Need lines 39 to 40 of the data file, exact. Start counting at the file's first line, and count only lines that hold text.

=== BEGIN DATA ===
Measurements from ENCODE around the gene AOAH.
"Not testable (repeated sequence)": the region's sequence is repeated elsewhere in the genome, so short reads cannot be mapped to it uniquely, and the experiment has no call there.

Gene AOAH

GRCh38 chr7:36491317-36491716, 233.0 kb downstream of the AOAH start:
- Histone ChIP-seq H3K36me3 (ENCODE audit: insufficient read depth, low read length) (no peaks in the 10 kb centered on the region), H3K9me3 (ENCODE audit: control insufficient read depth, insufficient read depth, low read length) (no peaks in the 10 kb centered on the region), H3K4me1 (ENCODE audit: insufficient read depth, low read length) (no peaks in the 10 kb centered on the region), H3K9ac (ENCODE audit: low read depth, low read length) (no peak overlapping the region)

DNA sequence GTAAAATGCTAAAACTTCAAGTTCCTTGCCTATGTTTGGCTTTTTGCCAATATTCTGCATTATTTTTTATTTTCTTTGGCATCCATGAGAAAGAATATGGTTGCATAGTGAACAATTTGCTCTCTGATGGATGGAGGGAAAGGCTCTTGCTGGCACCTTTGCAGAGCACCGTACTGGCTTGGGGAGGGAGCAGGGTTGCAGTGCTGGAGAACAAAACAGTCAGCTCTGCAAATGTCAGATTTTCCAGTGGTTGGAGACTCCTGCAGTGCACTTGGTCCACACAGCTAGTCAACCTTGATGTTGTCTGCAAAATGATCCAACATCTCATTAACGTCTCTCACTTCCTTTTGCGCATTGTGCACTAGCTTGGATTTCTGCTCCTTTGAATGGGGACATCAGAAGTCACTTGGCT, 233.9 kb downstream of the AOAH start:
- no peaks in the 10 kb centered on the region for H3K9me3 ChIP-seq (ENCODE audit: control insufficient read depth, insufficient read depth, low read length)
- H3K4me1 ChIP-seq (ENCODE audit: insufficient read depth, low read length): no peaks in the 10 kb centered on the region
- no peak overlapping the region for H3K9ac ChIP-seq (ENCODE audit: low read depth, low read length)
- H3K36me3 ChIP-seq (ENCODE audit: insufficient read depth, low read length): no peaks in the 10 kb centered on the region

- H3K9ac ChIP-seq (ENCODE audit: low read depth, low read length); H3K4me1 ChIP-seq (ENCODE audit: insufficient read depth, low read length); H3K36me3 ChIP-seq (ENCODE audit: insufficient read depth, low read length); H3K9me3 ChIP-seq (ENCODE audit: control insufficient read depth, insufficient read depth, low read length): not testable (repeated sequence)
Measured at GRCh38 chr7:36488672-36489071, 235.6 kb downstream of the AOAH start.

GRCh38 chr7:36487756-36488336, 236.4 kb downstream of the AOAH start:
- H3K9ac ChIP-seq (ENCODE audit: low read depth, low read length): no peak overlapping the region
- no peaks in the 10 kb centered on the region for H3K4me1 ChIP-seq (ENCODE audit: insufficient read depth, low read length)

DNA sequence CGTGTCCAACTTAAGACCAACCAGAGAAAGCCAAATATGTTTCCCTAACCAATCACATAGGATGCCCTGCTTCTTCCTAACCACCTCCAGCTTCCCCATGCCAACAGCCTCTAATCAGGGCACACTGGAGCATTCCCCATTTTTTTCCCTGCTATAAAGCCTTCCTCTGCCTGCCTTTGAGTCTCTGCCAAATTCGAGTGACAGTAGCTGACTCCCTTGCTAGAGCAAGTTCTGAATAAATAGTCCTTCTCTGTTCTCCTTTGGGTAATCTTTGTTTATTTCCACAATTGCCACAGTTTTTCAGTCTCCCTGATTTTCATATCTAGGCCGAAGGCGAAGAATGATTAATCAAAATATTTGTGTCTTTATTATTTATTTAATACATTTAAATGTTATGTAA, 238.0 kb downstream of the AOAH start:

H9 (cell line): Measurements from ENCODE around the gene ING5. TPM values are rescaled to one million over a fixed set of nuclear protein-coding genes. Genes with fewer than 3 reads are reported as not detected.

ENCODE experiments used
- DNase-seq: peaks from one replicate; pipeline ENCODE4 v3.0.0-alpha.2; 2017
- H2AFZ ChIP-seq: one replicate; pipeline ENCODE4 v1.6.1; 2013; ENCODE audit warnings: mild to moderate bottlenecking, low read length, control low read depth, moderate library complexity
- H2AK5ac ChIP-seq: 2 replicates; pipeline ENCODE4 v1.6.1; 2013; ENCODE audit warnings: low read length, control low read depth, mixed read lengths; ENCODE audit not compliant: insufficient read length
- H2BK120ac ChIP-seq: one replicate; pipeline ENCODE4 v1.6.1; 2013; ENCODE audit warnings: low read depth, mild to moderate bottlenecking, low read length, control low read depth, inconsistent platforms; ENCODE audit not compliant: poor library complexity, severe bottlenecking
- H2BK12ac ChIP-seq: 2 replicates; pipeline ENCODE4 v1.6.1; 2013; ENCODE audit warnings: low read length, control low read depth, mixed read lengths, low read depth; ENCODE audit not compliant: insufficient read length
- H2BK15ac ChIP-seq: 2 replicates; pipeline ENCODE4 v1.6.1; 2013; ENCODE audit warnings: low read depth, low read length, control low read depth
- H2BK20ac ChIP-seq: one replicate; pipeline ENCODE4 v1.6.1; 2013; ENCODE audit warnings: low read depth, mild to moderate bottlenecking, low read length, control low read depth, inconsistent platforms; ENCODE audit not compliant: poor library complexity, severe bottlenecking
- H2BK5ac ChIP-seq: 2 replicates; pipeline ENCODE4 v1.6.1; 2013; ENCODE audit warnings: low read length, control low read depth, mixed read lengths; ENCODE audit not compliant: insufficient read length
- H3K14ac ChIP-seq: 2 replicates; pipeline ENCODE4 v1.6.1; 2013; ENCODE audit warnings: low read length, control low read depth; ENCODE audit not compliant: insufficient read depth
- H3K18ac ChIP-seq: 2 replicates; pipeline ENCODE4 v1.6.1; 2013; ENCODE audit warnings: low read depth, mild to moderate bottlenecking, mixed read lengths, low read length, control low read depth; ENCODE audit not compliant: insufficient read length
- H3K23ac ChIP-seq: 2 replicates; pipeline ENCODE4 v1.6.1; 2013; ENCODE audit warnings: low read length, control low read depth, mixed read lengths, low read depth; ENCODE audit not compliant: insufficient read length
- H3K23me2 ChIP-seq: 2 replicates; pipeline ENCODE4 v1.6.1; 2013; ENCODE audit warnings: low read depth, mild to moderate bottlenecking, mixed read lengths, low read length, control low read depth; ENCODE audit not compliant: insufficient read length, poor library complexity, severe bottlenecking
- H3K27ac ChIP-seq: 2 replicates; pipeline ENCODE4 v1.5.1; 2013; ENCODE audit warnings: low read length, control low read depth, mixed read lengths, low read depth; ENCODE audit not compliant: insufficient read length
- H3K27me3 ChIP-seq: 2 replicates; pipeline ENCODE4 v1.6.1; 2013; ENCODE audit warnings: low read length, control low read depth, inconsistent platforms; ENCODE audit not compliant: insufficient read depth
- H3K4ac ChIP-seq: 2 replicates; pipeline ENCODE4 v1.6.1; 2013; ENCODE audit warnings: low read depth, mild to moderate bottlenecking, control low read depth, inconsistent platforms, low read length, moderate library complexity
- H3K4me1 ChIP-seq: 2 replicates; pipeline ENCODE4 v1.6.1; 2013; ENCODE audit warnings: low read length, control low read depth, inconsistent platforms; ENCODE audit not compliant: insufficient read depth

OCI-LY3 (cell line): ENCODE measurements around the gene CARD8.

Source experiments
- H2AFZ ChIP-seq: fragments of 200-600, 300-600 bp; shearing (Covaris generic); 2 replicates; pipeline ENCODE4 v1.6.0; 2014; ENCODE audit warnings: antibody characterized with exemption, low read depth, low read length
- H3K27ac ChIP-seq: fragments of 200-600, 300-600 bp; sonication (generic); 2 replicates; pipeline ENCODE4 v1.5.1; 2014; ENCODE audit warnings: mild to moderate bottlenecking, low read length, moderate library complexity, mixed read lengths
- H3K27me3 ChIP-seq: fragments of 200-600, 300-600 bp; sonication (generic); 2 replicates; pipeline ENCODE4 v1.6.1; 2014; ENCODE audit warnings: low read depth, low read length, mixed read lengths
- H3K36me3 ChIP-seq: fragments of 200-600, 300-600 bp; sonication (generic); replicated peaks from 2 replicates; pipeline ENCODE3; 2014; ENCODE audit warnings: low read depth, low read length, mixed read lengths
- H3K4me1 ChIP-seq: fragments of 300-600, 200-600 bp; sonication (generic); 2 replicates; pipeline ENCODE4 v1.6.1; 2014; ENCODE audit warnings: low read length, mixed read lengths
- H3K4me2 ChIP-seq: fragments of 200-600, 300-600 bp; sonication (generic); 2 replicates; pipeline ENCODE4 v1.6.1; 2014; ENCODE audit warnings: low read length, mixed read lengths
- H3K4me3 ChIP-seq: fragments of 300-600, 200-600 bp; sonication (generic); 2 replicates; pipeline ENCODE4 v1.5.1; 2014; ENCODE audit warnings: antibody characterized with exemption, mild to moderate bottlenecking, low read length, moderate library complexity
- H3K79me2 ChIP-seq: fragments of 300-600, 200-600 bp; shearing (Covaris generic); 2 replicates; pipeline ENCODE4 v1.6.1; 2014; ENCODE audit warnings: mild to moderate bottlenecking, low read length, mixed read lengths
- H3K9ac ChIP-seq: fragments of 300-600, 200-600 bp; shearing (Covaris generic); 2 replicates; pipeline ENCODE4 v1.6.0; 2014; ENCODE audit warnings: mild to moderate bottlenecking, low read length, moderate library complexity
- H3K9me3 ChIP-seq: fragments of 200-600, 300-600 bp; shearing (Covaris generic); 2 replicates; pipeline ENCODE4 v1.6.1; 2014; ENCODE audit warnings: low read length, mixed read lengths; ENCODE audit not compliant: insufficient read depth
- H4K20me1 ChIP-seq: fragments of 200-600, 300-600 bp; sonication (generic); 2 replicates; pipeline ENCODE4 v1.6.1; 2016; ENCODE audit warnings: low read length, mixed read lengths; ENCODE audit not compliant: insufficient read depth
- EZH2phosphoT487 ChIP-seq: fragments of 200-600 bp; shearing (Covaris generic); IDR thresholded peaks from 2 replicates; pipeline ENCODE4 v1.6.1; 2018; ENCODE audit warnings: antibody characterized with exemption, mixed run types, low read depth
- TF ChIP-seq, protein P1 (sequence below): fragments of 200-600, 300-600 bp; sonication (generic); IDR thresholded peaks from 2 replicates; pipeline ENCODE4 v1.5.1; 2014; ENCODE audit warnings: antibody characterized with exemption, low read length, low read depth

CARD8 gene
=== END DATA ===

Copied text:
- H3K27me3 ChIP-seq: fragments of 200-600, 300-600 bp; sonication (generic); 2 replicates; pipeline ENCODE4 v1.6.1; 2014; ENCODE audit warnings: low read depth, low read length, mixed read lengths
- H3K36me3 ChIP-seq: fragments of 200-600, 300-600 bp; sonication (generic); replicated peaks from 2 replicates; pipeline ENCODE3; 2014; ENCODE audit warnings: low read depth, low read length, mixed read lengths